If there’s one silver lining to the coronavirus pandemic for travelers, it’s a nearly unprecedented amount of award space to fly first and business class. Seats that are typically hard to lock down using miles are suddenly wide-open.
And that’s just what we’ve found with Japan Airlines business class, which can be hard to snag far in advance. Yet there are at least two business class seats available (and some with four seats!) from several U.S. cities to Tokyo-Haneda (HND) most days from April through mid-June 2021 – an amazing time to visit Japan. There’s some scattered availability earlier in 2021, too.
While there are a handful of ways to book these seats (more on that later), using just 60,000 American Airlines AAdvantage miles to fly business class to Tokyo each way should be your go-to. If you’ve got Alaska Mileage Plan miles, using 60,000 miles is another strong option, too.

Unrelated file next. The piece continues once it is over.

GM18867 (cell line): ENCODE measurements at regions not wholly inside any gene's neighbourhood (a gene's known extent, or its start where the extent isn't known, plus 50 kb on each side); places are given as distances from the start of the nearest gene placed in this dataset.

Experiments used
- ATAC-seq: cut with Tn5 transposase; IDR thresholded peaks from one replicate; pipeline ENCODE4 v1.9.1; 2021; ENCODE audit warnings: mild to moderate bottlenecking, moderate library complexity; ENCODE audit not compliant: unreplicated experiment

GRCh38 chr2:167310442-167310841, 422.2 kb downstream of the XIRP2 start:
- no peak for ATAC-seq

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It may seem like a big gamble, as Japan is currently still closed down to travelers – and there’s no guarantee U.S. tourists will be welcome by next spring. But using American Airlines miles is absolutely risk-free, as any AAdvantage awards can changed or canceled to get your miles back for free so long as you do so at least 60 days before departure.
That makes this a great opportunity to lock down a luxurious trip to Tokyo next year, then cancel penalty-free down the road if need be.
Availability on these business class flights is fairly wide-open from New York City (JFK) and Chicago-O’Hare (ORD), with scattered availability from other cities like Los Angeles (LAX), Dallas-Fort Worth (DFW), and San Francisco (SFO). But the best part is that this works nationwide – just start your search from your home airport with AA service, and you should be able to connect to one of these hubs before heading to Tokyo in JAL business class – all for just 60,000 AAdvantage miles one-way.
There’s pretty decent award availability on the return flights back to the U.S., too, if you want to make a round-trip out of it.